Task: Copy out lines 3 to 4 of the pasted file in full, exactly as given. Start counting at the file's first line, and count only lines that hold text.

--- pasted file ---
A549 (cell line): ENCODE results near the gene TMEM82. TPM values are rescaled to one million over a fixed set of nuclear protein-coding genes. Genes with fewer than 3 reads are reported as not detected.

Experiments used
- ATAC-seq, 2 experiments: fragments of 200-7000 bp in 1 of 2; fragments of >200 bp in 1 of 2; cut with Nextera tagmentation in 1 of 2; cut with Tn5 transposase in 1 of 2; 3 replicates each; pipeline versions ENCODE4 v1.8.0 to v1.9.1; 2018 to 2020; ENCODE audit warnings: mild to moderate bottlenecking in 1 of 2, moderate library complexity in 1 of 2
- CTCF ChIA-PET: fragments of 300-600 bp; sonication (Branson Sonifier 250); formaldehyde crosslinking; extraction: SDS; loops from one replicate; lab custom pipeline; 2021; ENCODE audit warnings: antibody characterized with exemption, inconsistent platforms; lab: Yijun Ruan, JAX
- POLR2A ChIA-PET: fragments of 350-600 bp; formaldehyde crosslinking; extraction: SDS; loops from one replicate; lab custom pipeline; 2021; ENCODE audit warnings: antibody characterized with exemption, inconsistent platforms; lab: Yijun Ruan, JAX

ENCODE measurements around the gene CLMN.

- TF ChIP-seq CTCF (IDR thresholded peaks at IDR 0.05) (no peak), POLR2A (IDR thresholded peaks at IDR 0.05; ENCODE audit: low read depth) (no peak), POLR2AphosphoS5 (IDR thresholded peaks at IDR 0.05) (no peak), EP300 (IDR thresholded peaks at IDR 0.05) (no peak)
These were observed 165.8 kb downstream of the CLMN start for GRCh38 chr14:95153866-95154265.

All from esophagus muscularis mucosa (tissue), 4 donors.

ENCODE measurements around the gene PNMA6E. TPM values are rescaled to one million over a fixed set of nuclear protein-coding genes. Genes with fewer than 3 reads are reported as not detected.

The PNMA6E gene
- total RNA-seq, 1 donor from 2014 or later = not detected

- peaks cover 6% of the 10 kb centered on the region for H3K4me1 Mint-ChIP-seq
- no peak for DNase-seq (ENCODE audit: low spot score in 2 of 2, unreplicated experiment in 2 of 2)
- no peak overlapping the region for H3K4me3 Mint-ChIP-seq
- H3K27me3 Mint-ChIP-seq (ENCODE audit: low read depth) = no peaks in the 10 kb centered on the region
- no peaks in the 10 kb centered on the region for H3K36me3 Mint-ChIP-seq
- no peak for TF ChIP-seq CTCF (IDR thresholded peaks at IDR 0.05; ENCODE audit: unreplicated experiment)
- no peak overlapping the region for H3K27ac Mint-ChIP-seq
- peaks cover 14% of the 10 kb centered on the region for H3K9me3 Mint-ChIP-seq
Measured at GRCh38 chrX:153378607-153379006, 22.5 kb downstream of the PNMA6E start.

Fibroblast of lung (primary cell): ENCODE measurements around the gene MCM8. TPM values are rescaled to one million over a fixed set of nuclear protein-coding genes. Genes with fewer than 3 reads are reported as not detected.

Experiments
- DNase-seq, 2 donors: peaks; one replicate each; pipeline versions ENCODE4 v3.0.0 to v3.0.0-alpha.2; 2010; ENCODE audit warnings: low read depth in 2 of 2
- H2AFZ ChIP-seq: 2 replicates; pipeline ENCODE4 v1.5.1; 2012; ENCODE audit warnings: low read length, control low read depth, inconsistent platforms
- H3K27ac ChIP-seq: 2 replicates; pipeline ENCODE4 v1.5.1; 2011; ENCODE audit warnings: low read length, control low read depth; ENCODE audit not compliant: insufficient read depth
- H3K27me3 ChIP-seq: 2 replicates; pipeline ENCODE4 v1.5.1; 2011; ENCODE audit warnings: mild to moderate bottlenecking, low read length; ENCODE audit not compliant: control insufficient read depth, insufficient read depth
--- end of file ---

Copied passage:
- ATAC-seq, 2 experiments: fragments of 200-7000 bp in 1 of 2; fragments of >200 bp in 1 of 2; cut with Nextera tagmentation in 1 of 2; cut with Tn5 transposase in 1 of 2; 3 replicates each; pipeline versions ENCODE4 v1.8.0 to v1.9.1; 2018 to 2020; ENCODE audit warnings: mild to moderate bottlenecking in 1 of 2, moderate library complexity in 1 of 2
- CTCF ChIA-PET: fragments of 300-600 bp; sonication (Branson Sonifier 250); formaldehyde crosslinking; extraction: SDS; loops from one replicate; lab custom pipeline; 2021; ENCODE audit warnings: antibody characterized with exemption, inconsistent platforms; lab: Yijun Ruan, JAX